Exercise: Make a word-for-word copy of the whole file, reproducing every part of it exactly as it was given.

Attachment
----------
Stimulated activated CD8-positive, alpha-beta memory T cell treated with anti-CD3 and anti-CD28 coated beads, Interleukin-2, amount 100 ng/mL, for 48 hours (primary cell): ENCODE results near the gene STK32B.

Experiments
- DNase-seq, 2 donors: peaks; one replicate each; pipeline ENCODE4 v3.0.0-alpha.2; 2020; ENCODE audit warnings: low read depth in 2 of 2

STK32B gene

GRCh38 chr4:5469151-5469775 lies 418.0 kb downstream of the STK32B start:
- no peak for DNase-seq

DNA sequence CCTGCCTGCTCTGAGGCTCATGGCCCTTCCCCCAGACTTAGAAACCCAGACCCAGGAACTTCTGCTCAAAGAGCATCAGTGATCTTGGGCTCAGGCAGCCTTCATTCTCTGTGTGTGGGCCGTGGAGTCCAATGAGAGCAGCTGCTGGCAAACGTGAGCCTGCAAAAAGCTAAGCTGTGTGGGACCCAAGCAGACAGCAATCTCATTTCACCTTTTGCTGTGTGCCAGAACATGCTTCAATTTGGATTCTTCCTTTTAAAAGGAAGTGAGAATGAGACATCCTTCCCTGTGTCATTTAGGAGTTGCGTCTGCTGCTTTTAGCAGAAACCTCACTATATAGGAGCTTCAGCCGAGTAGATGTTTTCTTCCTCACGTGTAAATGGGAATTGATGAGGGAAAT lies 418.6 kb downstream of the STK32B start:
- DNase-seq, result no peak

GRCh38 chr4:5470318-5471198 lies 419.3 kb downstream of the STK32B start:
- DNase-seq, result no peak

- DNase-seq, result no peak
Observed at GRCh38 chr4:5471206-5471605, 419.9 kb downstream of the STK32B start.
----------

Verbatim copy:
Stimulated activated CD8-positive, alpha-beta memory T cell treated with anti-CD3 and anti-CD28 coated beads, Interleukin-2, amount 100 ng/mL, for 48 hours (primary cell): ENCODE results near the gene STK32B.

Experiments
- DNase-seq, 2 donors: peaks; one replicate each; pipeline ENCODE4 v3.0.0-alpha.2; 2020; ENCODE audit warnings: low read depth in 2 of 2

STK32B gene

GRCh38 chr4:5469151-5469775 lies 418.0 kb downstream of the STK32B start:
- no peak for DNase-seq

DNA sequence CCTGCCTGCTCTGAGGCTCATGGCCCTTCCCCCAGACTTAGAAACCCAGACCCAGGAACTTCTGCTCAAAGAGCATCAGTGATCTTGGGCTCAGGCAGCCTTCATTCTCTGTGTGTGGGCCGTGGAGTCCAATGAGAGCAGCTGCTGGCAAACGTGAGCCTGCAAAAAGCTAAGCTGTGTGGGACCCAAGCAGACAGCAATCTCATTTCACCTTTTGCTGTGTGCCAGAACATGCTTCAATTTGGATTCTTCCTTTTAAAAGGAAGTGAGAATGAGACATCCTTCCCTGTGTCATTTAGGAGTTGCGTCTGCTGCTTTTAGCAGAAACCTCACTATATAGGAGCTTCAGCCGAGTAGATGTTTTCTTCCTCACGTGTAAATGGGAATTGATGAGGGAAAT lies 418.6 kb downstream of the STK32B start:
- DNase-seq, result no peak

GRCh38 chr4:5470318-5471198 lies 419.3 kb downstream of the STK32B start:
- DNase-seq, result no peak

- DNase-seq, result no peak
Observed at GRCh38 chr4:5471206-5471605, 419.9 kb downstream of the STK32B start.